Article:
California Lithium Battery Inc. (CalBattery) – a start-up established in 2011 – has announced the development of a potential battery breakthrough that could significantly increase energy density and reduce costs. As the battery industry continues to struggle with performance and cost issues, especially when it comes to electric vehicles, technology breakthroughs are central to creating a competitive industry. While the CalBattery news is potentially important, however, the overlooked story here is how the company is a successful product of government investments in clean energy innovation. CalBattery’s breakthrough is a composite anode material for lithium-ion batteries (LIBs) – one of the three main components of battery technology along with the cathode and electrolyte. The anode is the material in which an electric current flows into the battery. For most advanced batteries used in the market, graphite is typically used because it is lightweight and has a relatively high energy density. In comparison, silicon offers a much higher energy density potential, but is typically not stable enough for commercial use – after a few charges the silicon cracks and the battery is inoperable.
To solve this issue, CalBattery’s technology embeds nano-silicon on the graphite anode, which the researchers say provides a much more stable anode. The potential results: an anode that can greatly increase lithium-battery energy density. According to CalBattery CEO Phil Roberts, “This equates to more than a 300% improvement in LIB capacity and an estimated 70% reduction in lifetime cost for batteries used in consumer electronics, EVs, and grid-scale energy storage.” Specifically, independent tests have confirmed an energy density of 525 Wh/Kg in batteries with the company’s novel anode, whereas conventional batteries today have an energy density of between 100-180 Wh/kg. The Tesla Roadster, for example, has a battery pack with a reported energy density of 121 Wh/kg.
And solving this technological barrier required public-private partnerships and government investments in innovation. The company’s breakthrough anode material is the direct result of eight months of development work with Argonne National Laboratory, after having entered into a Work for Others agreement with the lab back in March. An Argonne-patented process is actually used in the nano-silicon embedding process, an approach that “overcomes the traditional problems associated with high-energy density anodes, such as massive volume expansion, high first cycle inefficiency and severe capacity fade,” as noted by Green Car Congress. After perfecting the embedding process, the challenge for CalBattery and Argonne was ensuring that the new anode material could work in a full battery cell with multiple cathode and electrolyte materials.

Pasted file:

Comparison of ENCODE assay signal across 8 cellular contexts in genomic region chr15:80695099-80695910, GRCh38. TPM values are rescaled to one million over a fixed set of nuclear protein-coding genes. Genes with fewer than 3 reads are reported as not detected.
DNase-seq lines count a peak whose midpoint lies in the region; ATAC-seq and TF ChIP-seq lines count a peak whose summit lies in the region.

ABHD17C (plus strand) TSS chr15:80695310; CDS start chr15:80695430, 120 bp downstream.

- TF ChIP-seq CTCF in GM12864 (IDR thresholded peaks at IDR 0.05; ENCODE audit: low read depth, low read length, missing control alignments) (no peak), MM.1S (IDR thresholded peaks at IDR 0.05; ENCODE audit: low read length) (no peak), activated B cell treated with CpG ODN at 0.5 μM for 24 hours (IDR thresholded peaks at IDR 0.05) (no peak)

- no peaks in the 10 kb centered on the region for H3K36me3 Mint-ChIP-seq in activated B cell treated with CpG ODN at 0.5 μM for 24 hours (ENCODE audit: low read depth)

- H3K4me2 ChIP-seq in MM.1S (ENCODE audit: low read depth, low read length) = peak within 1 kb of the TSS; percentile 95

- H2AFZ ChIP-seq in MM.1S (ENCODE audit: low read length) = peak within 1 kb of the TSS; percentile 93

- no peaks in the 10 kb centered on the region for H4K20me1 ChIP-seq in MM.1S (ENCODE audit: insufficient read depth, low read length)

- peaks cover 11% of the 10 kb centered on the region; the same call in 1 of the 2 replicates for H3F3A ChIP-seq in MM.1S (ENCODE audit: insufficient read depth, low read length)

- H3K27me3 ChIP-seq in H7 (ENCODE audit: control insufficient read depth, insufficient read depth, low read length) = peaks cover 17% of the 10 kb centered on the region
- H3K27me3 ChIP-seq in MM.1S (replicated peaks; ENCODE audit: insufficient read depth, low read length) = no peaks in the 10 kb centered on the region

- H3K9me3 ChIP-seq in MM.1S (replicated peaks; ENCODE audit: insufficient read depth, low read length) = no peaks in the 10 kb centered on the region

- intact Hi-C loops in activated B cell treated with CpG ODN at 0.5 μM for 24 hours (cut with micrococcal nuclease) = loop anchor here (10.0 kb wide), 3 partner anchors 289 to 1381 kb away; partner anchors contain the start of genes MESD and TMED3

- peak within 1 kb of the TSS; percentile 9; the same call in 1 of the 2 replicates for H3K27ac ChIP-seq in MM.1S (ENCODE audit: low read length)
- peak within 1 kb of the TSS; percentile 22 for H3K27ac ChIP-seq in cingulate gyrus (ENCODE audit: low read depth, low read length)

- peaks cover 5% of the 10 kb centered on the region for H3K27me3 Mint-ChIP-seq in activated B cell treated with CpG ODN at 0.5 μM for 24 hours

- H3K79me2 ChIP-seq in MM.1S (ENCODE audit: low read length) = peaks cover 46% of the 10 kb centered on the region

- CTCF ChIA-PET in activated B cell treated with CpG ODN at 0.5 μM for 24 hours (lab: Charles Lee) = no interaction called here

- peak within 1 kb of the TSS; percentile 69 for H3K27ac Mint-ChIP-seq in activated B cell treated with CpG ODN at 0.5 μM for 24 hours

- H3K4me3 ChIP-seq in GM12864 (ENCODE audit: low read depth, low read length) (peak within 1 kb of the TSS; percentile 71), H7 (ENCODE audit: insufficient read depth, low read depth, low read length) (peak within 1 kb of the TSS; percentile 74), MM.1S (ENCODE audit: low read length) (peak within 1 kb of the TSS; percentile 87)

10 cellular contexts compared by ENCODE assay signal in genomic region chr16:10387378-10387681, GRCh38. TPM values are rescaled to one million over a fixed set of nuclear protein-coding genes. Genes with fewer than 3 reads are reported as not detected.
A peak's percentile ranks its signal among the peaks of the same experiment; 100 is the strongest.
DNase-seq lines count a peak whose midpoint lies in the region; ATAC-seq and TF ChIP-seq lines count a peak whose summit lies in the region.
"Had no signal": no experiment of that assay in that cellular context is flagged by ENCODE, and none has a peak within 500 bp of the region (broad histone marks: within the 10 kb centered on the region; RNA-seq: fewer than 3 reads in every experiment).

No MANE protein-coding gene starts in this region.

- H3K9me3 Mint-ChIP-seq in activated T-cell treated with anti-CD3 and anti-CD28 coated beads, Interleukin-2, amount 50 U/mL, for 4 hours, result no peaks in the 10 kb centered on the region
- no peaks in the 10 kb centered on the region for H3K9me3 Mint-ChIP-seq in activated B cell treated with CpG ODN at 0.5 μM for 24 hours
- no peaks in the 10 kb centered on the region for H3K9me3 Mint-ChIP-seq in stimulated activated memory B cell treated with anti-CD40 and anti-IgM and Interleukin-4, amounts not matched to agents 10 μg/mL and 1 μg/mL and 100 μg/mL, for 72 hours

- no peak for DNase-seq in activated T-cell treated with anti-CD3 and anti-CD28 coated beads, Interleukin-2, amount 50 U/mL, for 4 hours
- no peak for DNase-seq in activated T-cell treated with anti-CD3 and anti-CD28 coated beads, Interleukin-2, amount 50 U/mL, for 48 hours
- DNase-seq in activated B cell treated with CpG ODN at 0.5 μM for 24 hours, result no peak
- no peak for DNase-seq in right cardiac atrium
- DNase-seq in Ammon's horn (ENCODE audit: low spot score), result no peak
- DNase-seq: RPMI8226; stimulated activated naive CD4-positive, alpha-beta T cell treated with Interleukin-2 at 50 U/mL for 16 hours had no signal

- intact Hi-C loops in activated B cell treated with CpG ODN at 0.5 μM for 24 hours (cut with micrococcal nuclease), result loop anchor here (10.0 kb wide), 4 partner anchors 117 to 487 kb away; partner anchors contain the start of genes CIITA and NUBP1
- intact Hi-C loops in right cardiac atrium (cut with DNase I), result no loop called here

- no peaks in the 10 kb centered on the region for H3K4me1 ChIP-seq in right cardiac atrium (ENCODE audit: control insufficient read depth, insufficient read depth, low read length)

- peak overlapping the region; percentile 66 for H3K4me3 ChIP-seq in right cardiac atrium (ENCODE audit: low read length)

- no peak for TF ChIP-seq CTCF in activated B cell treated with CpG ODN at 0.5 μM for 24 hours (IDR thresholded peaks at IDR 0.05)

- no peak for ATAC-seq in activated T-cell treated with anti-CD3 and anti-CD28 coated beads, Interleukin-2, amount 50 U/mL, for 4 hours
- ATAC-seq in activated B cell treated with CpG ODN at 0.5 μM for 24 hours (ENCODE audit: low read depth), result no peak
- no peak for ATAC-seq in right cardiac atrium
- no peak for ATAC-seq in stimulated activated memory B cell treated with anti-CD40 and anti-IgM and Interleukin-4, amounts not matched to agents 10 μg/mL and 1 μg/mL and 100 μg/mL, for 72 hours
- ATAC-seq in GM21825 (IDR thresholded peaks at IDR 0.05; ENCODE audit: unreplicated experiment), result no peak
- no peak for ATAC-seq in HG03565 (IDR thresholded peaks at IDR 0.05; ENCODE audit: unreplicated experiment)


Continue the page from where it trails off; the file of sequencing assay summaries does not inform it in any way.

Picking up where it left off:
CalBattery also got an early boost from being a finalist in the Department of Energy’s (DOE) 2012 America’s Next Top Energy Innovator Challenge. The Challenge aimed to “make it easier, quicker and cheaper for America’s entrepreneurs to access the patents of 17 National Laboratories and the Y-12 National Security Complex to America’s clean energy entrepreneurs,” with the only added benefit for the eventual winners being featured at ARPA-E’s annual Energy Innovation Summit. As of the Challenge’s submission deadline, 36 start-up companies signed 43 option agreements allowing them to license different government-developed technologies. (CalBattery licensed Argonne’s embedding process.)
Finally, state and local investments have also helped prepare CalBattery for commercialization. It’s headquartered at the Los Angeles Cleantech Incubator (LACI). LACI, its website notes, was established to “accelerate development of cleantech start-ups by offering flexible office space, CEO coaching and mentoring, and access to a growing network of experts and capital.” The Incubator is funded in large part by municipal governmental entities like the Los Angeles Department of Water & Power and the city’s redevelopment agency, CRA/LA, and collaborates with a variety of industry partners and educational and research institutions.
In the next two years, according to the press release announcing the breakthrough, CalBattery plans to sell its anode material to global battery and electric vehicle OEMs (original equipment manufacturers) and begin U.S. production of “a limited quantity of specialized batteries for high-end applications.” While it remains to be seen how CalBattery’s technology will fare in its target markets – grid storage and electric vehicles – there can be no doubt that its success thus far can be linked to the national clean energy innovation ecosystem.